Wafting cinnamon smoke, frazzle-haired golden highland cows, prayer flags eternally flapping in the wind, handmade copper bowls overflowing with offerings, bunches of bells strung together on fences, silhouettes of religious stupas decorating every high point, timeless waterfalls that have carved trenches into vertical rock walls, and gold threads of light knit together the morning sky. There are dramatic snow peaks layered in impossibly thick slabs of hard packed glacial ice. There are hawks and kites gliding over the Annapurna ranges, seemingly never flapping their wings.
There's no place on earth with more drama and few worries.
We started two weeks ago near Jagat, a long bus ride out of Pokhara. Each morning we would start trekking early and stop after lunch. The afternoons have been filled with card games, riddles, reading, journaling and watching a science fiction series called West World which fills conversations throughout the day. As we hiked higher, we took it ever so slowly, trying to escape altitude sickness. We also walked slowly because this region is surreal. There are cobble stoned villages stuck in ancient time to greet you along the way. Tibetan mountain dogs sit poised on stone walls and smile knowingly as we click clack with walking poles into town. Scruffy yaks with dread-locked tails navigate cobble stones with nothing else on their mind. We roll prayer wheels and marvel at stacks of hand carved stones.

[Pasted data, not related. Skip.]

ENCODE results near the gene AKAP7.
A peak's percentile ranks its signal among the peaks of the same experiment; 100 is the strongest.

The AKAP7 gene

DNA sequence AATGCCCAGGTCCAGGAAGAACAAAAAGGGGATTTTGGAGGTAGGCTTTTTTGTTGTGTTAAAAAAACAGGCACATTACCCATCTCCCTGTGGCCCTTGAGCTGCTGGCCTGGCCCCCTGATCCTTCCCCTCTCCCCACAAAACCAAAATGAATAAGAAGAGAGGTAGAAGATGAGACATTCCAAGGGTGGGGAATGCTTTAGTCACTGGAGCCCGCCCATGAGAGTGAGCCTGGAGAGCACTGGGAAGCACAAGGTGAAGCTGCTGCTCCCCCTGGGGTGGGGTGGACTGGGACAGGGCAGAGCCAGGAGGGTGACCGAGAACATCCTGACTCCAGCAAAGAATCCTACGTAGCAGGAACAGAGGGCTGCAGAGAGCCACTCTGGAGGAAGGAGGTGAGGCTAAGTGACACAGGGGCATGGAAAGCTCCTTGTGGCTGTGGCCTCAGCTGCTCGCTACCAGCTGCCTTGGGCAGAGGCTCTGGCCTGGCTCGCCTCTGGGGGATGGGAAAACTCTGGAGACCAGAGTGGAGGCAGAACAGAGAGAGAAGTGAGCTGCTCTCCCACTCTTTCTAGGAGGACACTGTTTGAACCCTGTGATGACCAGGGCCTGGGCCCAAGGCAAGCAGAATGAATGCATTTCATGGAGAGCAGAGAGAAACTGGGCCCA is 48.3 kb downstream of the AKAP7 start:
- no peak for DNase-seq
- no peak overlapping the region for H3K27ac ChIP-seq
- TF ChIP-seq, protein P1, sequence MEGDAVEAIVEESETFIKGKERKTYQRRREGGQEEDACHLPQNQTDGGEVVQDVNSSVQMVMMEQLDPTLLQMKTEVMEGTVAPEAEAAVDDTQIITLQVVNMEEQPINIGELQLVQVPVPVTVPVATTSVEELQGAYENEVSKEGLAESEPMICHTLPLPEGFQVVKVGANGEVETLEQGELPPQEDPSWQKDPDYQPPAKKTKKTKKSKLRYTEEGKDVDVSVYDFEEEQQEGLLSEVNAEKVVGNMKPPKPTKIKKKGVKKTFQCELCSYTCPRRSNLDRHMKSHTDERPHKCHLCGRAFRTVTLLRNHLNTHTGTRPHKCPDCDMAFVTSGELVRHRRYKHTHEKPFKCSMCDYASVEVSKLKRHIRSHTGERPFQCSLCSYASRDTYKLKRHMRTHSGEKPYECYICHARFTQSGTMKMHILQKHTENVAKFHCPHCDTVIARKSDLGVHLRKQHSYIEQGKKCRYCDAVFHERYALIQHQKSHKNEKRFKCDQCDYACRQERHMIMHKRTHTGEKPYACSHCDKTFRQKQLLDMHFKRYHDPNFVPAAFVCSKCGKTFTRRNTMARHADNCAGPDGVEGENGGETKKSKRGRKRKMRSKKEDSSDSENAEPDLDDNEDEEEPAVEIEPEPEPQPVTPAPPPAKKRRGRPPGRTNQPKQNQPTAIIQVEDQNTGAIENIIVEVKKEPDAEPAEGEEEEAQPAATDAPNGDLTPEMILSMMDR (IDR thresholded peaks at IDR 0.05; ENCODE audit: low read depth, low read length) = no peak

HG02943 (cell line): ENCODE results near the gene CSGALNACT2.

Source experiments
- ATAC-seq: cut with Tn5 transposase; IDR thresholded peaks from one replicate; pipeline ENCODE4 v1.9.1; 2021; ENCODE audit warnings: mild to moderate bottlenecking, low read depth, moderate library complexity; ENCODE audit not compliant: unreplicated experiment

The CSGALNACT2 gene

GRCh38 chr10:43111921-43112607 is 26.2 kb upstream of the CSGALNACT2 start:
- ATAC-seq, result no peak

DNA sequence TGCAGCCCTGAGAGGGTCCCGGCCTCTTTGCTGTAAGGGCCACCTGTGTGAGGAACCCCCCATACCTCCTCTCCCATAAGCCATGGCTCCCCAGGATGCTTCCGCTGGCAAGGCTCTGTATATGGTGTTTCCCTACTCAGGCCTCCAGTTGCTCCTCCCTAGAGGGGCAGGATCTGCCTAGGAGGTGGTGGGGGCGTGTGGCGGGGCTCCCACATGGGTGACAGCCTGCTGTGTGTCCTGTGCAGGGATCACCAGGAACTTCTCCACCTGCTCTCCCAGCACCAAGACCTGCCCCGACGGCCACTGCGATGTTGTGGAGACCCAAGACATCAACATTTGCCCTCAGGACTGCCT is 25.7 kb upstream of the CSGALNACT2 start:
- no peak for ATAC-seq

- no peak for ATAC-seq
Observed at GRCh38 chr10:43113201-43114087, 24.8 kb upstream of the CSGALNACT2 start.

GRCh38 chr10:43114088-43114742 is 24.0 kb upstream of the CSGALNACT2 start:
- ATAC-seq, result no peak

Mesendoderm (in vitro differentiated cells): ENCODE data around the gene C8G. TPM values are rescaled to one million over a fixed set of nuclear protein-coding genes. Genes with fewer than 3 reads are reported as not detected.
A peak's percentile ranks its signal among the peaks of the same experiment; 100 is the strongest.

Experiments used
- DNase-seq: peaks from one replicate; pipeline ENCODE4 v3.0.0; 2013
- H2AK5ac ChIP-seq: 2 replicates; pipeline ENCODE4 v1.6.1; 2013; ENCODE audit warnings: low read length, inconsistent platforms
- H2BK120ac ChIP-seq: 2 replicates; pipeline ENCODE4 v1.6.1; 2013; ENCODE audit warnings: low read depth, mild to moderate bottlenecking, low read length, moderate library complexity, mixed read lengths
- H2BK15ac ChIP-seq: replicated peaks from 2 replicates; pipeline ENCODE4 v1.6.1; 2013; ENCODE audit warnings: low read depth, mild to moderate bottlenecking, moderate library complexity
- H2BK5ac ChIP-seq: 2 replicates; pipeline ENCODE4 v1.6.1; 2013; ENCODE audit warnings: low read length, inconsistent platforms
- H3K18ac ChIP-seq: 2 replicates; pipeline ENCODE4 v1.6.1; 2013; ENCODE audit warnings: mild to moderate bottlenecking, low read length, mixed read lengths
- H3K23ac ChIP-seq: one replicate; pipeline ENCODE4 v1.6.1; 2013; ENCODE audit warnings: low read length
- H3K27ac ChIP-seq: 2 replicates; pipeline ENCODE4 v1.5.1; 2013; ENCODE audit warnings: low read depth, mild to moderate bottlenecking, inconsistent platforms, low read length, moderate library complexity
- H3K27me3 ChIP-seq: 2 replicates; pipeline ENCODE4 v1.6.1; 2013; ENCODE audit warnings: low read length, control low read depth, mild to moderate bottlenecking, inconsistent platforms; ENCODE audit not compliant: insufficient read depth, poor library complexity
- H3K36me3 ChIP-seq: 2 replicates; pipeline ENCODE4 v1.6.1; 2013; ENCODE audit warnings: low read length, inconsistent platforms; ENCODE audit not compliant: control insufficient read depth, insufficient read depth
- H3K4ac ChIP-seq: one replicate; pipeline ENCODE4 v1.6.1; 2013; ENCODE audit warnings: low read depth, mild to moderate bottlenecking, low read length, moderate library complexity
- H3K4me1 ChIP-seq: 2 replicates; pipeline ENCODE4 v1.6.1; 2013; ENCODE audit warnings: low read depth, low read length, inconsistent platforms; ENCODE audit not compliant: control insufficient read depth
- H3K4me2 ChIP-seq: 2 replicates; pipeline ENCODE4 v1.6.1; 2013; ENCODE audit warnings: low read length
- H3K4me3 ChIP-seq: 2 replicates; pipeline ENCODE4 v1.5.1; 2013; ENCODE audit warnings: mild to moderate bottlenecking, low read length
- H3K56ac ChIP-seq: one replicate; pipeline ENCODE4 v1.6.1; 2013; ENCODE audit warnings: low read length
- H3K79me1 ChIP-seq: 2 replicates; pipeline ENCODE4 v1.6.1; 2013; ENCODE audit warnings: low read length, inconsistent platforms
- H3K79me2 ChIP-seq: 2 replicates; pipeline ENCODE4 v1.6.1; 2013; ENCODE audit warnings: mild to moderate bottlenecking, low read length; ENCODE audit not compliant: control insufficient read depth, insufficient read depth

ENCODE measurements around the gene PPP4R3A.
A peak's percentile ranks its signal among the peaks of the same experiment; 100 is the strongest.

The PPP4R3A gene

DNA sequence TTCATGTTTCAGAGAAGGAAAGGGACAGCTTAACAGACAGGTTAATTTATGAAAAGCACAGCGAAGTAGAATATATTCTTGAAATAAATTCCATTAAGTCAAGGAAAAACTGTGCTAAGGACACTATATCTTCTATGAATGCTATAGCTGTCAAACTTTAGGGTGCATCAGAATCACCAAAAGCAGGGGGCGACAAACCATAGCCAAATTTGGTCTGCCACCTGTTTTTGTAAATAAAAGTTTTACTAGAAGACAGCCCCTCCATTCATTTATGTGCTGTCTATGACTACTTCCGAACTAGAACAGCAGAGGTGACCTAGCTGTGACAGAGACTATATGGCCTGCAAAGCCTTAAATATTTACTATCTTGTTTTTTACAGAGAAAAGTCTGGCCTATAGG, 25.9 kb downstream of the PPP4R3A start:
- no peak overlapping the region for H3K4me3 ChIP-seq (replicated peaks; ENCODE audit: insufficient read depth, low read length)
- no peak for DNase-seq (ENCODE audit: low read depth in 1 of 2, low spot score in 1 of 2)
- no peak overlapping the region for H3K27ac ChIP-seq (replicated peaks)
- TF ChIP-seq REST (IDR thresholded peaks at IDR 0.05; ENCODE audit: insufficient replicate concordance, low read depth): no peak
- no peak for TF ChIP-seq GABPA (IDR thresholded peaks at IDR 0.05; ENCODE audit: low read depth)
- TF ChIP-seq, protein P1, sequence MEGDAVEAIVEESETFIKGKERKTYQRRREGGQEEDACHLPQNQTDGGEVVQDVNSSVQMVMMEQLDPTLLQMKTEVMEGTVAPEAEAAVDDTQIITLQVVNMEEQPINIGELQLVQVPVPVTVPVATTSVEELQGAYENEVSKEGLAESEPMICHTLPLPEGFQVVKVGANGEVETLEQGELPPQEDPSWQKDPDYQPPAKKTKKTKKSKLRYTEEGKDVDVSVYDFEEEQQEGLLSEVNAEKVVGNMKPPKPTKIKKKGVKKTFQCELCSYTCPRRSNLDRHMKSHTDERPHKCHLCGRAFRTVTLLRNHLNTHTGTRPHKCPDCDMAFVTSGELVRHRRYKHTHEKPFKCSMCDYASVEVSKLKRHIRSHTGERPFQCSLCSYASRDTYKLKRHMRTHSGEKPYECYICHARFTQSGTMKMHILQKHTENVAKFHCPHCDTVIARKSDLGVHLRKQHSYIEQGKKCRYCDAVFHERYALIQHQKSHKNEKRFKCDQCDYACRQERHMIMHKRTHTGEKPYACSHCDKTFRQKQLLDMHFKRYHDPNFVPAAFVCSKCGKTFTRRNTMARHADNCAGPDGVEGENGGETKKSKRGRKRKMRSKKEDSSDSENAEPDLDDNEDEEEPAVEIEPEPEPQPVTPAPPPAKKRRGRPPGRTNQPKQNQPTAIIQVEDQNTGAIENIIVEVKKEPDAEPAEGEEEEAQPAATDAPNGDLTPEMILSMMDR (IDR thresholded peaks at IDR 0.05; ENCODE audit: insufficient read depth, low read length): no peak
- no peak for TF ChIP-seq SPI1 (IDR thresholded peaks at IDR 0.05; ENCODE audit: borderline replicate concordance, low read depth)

The Nepalese are possibly the most raw and beautiful people I have ever seen; every mature adult is worthy of a portrait in an art gallery. Their taut skin has been stretched over a weathered existence, using their bodies to obtain all necessities. Bare hands tending to animals, building fires daily, scorched by sun and snow. Bodies used to carry huge loads with a strap slung around their forehead, dressed in the same heavy robes year round. The stories of their lives are whispered through the infinite lines in their leathered skin.
Our lives have been comfortable on the Annapurna Circuit. Our bellies have been full of buffalo milk chai, dry fried curry potatoes, apple pie, a bit of yak here and there, buckwheat chapati and an array of other starchy carbohydrates. Our eyes have been full of crisp blue skies and fresh views around every corner of the deep, winding gorges we followed. We hardly glanced in a mirror, showered only every few days, and hand washed socks and undies when needed. Our porters carried our gear; a mound of duffel bags roped together with a pair of stick legs jogging underneath. We couldn't have spent so much time enjoying ourselves if it weren't for their help.
Hindu pilgrims flock to one big town called Muktinath, where orange swathed sadhus hold out one hand begging and the other holding a smouldering joint. Once we got over the pass we could see that corporate civilisation is wrapping its oily hands around the Circuit; there are roads being jack hammered into existence, ripping a line through the ground to connect Nepal with China. Thirty five years ago my dad was here and slept in caves, twenty years ago my uncle was here and slept in huts, six years ago I was here and slept in basic guesthouses, now there are very nice guest houses and even a few trendy cafes along the way. The world is changing and we may not want to repeat the Annapurna Circuit in twenty years, but we will surely want to discover other far reaches of the mighty Himalayas.
It's been a dream run.